The lawyer shifted in his chair uncomfortably and sipped the steaming tea as he thought. "If he were completely unable to make use of the inheritance, it would revert to the default descendants."

"My next-of-kin?"

"Er, yes."

"So," said Bilbo clanking the lid back onto the teapot. "What would fix that? Isn't there any way to make it so no matter what, the inheritance does not go to them?" He sat back and crossed his arms, waiting for an answer. He simply would not accept there was no way to keep it permanently away from them.  There had to be one...

"Ahem. Erm." said Mr. Banks, nibbling at his roll. He tapped his fingers on the table, then ran them over his lapel, tugging it straight. "The only stipulation I can think of, Mr. Baggins, would be if there were another descendant. A legitimate heir that is closer in relation to yourself, closer than Mr. Otho Sackville-Baggins and his family are. Perhaps," and here the lawyer offered a rare jesting smile, "you ought to take a wife."

Bilbo shook his head. "I know you mean that in jest, sir, but I am quite serious. If I had a proper descendant, a child then, that's the only way around it?"  He bit his lip thoughtfully for a moment. "Would it have to be a son?"

Egnog's eyebrows raised up, scrunching his forehead into several lines. "Well, eh, er, yes, a son would come first. But please don't think that I was really suggesting...."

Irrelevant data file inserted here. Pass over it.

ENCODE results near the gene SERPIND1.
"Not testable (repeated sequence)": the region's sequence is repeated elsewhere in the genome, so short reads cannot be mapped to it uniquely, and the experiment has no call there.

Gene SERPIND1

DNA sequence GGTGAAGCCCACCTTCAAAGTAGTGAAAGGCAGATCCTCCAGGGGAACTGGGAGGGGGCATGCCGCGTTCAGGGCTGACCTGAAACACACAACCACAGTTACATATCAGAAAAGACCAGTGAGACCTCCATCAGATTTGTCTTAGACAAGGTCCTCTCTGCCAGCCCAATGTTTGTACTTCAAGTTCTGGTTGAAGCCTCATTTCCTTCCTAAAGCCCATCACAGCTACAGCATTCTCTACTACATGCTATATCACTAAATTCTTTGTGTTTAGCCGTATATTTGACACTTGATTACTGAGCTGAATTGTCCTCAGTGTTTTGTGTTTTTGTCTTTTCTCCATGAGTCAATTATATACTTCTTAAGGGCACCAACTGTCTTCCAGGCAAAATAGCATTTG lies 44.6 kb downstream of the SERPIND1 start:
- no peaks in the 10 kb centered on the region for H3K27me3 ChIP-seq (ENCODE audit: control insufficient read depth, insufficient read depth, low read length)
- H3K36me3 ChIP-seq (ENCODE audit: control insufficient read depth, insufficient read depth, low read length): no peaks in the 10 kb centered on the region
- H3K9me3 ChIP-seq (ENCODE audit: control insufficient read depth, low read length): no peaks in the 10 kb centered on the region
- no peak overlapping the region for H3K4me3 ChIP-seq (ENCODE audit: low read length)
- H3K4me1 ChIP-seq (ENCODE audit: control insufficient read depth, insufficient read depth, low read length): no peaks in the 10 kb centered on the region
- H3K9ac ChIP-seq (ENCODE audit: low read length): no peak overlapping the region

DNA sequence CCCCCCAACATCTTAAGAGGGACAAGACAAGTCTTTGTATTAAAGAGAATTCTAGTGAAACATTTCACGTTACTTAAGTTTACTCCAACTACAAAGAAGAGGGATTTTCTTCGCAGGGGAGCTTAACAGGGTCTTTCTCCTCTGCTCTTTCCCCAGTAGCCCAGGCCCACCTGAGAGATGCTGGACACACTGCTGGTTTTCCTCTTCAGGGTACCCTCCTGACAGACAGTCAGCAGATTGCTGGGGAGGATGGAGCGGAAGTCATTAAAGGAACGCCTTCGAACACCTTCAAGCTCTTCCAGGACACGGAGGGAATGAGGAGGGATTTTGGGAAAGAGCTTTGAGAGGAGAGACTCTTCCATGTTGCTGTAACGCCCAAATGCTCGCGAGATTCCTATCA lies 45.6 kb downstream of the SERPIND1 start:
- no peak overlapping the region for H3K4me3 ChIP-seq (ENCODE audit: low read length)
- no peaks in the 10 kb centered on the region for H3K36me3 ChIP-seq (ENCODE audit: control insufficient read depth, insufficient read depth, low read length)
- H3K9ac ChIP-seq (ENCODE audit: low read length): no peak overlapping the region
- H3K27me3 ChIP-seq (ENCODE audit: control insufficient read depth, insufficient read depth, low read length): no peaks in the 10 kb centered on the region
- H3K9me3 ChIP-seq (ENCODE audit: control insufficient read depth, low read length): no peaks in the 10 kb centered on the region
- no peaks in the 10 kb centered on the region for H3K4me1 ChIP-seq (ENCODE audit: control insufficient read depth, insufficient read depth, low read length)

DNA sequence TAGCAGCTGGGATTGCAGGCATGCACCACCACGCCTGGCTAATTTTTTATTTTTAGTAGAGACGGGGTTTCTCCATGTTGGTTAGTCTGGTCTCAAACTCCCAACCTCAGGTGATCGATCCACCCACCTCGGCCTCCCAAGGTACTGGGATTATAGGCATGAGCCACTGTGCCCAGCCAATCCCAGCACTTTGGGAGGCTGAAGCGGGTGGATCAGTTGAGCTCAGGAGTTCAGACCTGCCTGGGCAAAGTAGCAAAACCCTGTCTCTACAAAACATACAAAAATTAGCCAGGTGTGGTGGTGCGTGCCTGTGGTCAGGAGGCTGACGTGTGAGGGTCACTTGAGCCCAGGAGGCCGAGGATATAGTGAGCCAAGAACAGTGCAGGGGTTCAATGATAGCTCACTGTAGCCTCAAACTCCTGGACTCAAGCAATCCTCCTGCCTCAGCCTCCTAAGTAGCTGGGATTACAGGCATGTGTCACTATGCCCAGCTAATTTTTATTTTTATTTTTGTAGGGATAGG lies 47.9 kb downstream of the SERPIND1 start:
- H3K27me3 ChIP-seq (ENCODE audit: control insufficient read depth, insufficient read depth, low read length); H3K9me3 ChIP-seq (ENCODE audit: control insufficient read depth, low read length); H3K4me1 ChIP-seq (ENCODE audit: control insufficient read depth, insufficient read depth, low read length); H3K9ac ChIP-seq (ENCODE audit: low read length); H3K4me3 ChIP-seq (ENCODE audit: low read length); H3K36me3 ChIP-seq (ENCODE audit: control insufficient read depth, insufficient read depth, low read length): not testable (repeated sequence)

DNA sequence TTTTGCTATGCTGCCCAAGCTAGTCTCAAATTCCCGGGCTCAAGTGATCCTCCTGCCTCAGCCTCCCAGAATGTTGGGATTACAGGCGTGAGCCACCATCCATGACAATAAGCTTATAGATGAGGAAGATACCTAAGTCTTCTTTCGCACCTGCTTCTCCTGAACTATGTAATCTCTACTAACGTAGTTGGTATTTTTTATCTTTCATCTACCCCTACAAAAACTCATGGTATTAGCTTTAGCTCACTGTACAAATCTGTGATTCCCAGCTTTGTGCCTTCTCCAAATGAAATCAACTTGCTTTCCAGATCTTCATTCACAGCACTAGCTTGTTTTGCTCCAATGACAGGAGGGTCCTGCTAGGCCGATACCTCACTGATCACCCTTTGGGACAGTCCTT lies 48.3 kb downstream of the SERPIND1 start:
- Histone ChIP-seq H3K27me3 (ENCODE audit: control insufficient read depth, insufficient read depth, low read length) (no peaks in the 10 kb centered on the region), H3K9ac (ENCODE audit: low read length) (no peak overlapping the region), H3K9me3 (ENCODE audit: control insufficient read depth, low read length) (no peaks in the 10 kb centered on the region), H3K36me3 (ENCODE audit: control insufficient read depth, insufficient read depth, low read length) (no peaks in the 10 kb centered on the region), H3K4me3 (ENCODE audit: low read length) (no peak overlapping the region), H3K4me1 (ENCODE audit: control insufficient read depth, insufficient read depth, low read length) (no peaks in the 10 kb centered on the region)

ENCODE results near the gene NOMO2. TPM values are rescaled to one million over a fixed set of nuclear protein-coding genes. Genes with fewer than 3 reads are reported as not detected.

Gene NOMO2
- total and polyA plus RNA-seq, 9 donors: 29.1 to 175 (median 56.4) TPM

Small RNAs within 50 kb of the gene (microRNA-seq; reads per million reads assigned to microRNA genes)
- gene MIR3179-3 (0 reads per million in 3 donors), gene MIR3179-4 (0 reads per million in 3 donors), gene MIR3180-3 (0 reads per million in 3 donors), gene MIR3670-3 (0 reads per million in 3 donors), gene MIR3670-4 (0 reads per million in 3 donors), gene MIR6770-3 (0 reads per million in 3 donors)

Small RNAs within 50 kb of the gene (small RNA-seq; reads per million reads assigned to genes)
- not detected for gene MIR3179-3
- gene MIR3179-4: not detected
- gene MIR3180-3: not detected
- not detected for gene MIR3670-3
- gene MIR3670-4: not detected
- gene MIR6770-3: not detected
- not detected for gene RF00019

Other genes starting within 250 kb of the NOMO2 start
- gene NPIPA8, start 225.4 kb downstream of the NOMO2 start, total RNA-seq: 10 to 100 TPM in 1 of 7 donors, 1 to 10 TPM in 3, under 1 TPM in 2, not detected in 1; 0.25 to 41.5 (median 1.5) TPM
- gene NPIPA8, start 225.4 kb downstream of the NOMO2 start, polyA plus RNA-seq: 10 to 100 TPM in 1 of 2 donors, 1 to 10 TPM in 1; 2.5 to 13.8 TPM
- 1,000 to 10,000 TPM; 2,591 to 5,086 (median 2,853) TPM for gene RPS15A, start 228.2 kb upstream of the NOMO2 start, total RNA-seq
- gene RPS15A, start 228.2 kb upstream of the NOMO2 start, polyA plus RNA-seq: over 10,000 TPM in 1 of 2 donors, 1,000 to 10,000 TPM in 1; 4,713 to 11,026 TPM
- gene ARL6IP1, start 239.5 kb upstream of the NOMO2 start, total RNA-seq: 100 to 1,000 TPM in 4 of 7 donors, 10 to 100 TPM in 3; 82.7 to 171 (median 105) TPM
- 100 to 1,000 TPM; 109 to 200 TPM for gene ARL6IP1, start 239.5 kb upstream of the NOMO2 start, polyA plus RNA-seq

Bilbo interrupted him, again impatiently waving the apology away. "And if something happened to that... son?" He felt his insides clenching up at the thought. "What then?"

"If a son were, erm, disabled, it would er, go to the son's heir."

"The son's heir? Not my heir?"

"Well, yes - it would by necessity begin following a, ehm, different branch of your family tree, if you will..."

Bilbo pounced on it . "Then that's the way out!"

"Eh?" The lawyer was so startled he fumbled his half-eaten roll into his lap.

"I am too old to take a wife, even if I wanted to, which I most certainly don't.  I have no children. What next? How can I procure a child without it being my own natural descendant?"

Egnog looked at him as one might a raving sleepwalker they didn't want to wake. "Well," he said, then started again. "Well, if it is not too forward to suggest it, there is legal adoption... Yes, legal adoption of a child. But they would have to have no family of their own, of course..."

Bilbo spoke carefully and clearly,  leaning forward for emphasis. "So, if I were to choose a child who was in need of a home, who had no parents of his own, and legally adopted him as a son, he would be considered my descendant?"

"Inasmuch as inheritances go, yes. I cannot say how others might see it..."

"Their opinions don't matter.  Mine does. How old would the child need to be?" Bilbo hadn't realized how intense he was getting, or that he was now half over the table, all but poking the lawyer's lapel with a forefinger.  Inwardly he was scrambling about, his thoughts in a whirl. If he could find a suitable child, he could make Frodo the legal warden of the child, and then Frodo could live in Bag End, he would have to to raise his ward, but that would take several years....

Egnog frowned slightly at the pointing finger and unobtrusively leaned away. "The law doesn't specify an age, though they are usually quite young of course."